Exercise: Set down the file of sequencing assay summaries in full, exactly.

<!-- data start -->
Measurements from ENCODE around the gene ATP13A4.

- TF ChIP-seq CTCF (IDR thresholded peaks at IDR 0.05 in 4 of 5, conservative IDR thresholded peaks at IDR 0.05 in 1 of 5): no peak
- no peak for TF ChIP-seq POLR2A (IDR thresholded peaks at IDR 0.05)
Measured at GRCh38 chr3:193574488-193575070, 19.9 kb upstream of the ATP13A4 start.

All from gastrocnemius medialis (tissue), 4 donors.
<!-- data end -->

Measurements from ENCODE around the gene ATP13A4.

- TF ChIP-seq CTCF (IDR thresholded peaks at IDR 0.05 in 4 of 5, conservative IDR thresholded peaks at IDR 0.05 in 1 of 5): no peak
- no peak for TF ChIP-seq POLR2A (IDR thresholded peaks at IDR 0.05)
Measured at GRCh38 chr3:193574488-193575070, 19.9 kb upstream of the ATP13A4 start.

All from gastrocnemius medialis (tissue), 4 donors.